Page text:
Recomended host environment?

Joel Sherrill joel.sherrill at
Wed Aug 15 14:14:33 UTC 2007

Ralf Corsepius wrote:
> On Wed, 2007-08-15 at 07:49 +0000, Martin Strand wrote:
Your original post mentioned mvme162.  If you have run RTEMS
executables on that board, please update the Wiki entry for that
BSP to indicate the RTEMS version, date, your handle, and
notes on the testing.  If you ran the network demos, that is
really important to know.

If people do not update the Wiki pages to indicate testing,
we don't know people are using the BSPs or that they even
work.  I don't have that much hardware. :)
>> Finally, here's my questions (which I hope some RTEMS users can help
>> me with):
>> Is there any suggestions on which target platform to use when starting
>> to work with RTEMS (in terms of easy to get started with, easy to
>> debug, good support, well documented turorials,  BSP support, etc.)?
> i386-based target platforms probably are the best supported ones.
At least everyone has the same target hardware.  This is
the primary problem on other architectures but the PC is
> Least recommended are the "small ones": tic4x (more or less dead and
> only of academical interest due to its peculiarities), avr (Incomplete
> port in RTEMS, fairly unstable toolchain), h8300 (I am not aware of
> anybody using it), and bfin (very new port with pretty immature
> toolchain).
> All other targets are pretty much "on par".
I agree.
>> Is there a prefered host system?
> rpm-based Linux systems. 
> We (OAR, are supplying toolchain binaries (rpms) and
> toolchain src.rpms for RH/Fedora. As Mandriva isn't too different from
> RH/Fedora, the binaries are likely also to work on Mandriva or be
> rebuildable there. 
I definitely agree here.  Windows tools are improving but
Linux is better and faster for development.
>> Any prefered emulators?
> Depends widely on the target and host being used.
>  Theoretically, this question is widely independent from RTEMS, because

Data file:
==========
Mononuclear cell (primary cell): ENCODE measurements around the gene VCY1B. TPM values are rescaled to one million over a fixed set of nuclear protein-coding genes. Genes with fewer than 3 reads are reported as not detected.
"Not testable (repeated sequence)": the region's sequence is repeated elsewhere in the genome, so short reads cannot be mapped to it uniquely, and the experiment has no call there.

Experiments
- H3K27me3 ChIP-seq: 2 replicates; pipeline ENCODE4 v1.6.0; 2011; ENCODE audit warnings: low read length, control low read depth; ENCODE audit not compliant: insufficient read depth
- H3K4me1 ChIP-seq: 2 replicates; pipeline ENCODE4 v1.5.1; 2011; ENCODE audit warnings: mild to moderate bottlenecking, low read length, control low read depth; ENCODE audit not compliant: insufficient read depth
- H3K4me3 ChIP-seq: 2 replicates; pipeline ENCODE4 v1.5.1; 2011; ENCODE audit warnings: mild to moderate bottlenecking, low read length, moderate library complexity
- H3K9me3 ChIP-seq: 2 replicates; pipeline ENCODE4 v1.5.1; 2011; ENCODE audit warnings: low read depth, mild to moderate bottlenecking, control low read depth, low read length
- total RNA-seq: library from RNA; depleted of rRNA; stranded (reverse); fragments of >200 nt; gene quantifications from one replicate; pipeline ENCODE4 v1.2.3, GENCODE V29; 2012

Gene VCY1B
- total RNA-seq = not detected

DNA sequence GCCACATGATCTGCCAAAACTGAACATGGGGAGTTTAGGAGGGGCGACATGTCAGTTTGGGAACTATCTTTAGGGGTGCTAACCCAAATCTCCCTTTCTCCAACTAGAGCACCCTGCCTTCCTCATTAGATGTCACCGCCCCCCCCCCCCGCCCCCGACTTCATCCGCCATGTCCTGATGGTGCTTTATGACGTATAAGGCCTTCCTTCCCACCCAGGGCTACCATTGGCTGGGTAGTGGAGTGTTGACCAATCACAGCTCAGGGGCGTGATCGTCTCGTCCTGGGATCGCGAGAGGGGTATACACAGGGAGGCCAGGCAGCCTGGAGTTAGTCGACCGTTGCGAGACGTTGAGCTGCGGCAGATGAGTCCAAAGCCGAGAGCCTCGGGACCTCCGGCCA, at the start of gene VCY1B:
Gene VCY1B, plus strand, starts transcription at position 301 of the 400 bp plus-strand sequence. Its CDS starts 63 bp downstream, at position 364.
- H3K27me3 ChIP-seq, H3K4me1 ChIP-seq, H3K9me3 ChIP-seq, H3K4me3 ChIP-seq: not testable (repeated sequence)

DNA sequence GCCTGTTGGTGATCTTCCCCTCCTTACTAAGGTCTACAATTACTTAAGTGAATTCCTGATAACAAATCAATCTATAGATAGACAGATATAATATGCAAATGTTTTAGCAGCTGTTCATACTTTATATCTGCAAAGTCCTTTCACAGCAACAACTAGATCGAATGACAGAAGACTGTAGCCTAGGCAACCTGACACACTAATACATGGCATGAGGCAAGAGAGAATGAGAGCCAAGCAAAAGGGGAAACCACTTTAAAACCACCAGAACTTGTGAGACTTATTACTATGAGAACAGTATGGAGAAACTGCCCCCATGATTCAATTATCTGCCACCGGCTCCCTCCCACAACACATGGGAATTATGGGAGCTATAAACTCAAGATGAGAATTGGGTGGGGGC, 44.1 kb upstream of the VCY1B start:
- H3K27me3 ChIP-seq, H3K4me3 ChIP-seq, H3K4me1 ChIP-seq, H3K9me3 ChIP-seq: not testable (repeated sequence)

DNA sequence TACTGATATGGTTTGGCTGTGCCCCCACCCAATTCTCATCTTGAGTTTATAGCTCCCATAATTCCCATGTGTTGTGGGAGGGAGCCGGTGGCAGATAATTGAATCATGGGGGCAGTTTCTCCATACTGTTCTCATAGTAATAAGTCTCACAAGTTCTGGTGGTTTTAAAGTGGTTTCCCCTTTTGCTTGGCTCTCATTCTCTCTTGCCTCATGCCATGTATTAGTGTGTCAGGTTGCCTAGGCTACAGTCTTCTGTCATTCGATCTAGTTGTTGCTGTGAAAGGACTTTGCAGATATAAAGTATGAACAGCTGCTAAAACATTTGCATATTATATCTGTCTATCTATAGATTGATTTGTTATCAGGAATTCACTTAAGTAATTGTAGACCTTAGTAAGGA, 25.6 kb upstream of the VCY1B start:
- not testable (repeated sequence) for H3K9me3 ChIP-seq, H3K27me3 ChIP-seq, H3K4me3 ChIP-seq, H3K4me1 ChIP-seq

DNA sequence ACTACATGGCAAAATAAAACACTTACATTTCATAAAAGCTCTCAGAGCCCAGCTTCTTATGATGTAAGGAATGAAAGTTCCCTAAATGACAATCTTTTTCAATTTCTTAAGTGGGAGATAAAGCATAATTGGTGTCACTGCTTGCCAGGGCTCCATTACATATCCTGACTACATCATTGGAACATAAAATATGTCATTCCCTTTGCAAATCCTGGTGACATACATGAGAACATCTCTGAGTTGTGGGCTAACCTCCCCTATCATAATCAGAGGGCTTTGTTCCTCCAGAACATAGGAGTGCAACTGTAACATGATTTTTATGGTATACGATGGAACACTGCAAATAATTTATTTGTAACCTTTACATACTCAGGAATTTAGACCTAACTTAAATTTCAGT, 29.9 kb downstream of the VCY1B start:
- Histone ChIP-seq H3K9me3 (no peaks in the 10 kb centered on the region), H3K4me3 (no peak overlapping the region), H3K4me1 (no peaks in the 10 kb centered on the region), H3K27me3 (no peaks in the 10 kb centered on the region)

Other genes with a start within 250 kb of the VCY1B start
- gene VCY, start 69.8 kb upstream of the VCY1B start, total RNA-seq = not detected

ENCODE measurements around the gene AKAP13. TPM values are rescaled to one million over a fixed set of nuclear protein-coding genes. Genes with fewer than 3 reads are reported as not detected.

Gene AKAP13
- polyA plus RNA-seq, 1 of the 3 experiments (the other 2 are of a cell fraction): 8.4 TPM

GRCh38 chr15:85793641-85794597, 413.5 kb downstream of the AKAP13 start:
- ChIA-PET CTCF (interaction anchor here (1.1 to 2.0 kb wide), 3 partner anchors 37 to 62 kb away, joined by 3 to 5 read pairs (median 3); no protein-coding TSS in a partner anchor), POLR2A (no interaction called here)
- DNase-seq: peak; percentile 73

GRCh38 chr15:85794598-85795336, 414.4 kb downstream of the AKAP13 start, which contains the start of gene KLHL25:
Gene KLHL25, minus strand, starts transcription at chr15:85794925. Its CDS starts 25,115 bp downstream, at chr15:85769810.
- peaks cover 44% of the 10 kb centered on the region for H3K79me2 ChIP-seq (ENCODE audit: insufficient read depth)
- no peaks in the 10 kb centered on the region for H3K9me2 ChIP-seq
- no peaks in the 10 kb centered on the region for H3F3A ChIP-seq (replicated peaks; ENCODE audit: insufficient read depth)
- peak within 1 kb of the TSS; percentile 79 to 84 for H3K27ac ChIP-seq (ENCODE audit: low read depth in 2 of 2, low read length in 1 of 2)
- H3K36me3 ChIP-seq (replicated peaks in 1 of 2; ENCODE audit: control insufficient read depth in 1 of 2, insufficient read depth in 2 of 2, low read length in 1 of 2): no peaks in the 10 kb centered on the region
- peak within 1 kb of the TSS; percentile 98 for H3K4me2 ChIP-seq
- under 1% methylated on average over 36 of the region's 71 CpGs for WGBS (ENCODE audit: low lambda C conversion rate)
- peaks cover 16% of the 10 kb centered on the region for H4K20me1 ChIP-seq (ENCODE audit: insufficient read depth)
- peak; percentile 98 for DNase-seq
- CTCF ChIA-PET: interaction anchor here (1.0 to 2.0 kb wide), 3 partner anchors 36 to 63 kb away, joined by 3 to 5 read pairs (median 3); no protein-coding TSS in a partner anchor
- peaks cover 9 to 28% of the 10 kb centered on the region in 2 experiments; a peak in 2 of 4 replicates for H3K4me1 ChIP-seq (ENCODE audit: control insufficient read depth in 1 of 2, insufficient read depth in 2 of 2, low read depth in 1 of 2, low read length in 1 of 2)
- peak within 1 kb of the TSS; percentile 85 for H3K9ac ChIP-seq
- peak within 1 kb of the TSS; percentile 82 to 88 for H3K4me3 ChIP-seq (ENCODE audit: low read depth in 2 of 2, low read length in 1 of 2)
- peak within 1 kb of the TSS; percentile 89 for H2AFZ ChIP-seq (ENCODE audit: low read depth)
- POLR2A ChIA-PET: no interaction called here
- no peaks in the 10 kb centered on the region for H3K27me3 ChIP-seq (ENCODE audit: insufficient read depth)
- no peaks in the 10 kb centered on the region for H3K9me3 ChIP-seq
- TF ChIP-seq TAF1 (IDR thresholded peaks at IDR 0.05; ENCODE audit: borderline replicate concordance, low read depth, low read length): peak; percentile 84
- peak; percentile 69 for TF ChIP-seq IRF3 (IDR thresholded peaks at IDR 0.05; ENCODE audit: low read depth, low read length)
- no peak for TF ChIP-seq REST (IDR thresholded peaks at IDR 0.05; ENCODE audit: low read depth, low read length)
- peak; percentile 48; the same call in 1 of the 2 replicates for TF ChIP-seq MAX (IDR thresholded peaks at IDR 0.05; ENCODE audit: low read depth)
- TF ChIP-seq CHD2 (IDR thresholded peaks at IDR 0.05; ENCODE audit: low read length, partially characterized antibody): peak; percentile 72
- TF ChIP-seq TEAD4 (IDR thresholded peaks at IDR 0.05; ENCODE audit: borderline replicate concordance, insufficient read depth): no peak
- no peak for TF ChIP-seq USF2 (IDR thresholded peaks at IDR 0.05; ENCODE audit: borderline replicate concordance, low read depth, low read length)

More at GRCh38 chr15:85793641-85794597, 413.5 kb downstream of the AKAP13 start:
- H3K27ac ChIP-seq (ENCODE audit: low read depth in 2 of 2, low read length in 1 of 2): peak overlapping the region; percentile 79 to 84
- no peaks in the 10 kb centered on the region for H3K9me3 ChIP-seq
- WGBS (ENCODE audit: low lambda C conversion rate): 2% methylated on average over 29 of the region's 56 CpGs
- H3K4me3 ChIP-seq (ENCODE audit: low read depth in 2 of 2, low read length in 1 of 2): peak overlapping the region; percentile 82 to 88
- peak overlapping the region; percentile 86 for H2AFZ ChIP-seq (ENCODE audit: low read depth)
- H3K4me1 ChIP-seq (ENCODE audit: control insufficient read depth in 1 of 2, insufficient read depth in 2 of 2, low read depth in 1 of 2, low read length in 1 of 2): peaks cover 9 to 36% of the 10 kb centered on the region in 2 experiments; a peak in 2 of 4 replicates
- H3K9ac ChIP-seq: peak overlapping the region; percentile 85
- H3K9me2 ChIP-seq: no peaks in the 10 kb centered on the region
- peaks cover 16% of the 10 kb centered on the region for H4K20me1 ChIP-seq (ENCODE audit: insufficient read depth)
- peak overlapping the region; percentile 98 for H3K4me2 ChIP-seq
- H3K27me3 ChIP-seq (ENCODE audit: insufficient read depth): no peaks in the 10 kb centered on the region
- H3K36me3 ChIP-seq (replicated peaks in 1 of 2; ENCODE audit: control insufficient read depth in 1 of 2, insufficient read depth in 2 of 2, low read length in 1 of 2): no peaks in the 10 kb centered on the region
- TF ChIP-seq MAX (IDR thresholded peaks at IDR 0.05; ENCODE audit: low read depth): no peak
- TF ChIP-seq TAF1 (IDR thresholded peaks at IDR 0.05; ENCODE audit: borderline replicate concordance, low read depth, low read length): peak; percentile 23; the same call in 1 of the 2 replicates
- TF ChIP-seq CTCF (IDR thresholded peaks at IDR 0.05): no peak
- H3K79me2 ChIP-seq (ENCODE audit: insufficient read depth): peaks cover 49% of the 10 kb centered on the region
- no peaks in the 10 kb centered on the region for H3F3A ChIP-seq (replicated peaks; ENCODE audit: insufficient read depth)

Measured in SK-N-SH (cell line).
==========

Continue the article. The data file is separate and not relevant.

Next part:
> emulators should be able to run arbitrary target binaries, independently
> of the OS these binaries contain.
> Some targets have emulators in gdb, for some, qemu can be used, for some
> targets, other emulators should be applicable. Some emulators have
> special requirements on the host, etc.
This is a page which should help.  It should list all the simulators
we know about that have the potential to or already run RTEMS.
>> Is there a certain version of RTEMS that's easier to get started with?
> Depends on what you are referring to.
> Wrt. the RTEMS code base, the "latest version" should always be easier
> to use than its predecessors.
> Wrt. building the RTEMS code, all ports in RTEMS are very similar, so
> the problems you'll be facing also should be similar. The typical
> new-comer issues circulate around using the GNU-toolchain (binutils,
> GCC) and using the RTEMS buildsystem ("Which flags to pass where and
> how" and issues in using the autotools).
> Should you be referring to "which target/BSP is easiest", the answer
> would be "The target you are familiar with" and "The one you have HW
> access to". To newcomers, this in most cases likely will mean pc-based
> systems ;)
The BSPs for the simulators included in gdb are easy to
get started with also.  Since they are installed via the
RTEMS tool RPMs, they are just there.

+ MIPS/jmr3904
+ PowerPC/psim
+ SPARC/sis

When I help people install a development environment,
I usually demo one of those.  It is possible on a fast machine
with fast net connection to get from nothing to running
a test executable on one of those simulators in < 30
minutes.  bootstrap'ing from the CVS head
takes about 7-10 minutes so when you check out from
CVS, that takes some time.

Qemu is pretty easy to run pc386 applications and is a
standard RPM on Fedora.  The SkyEye simulator isn't that
hard to use but you have to build it yourself.
> Ralf
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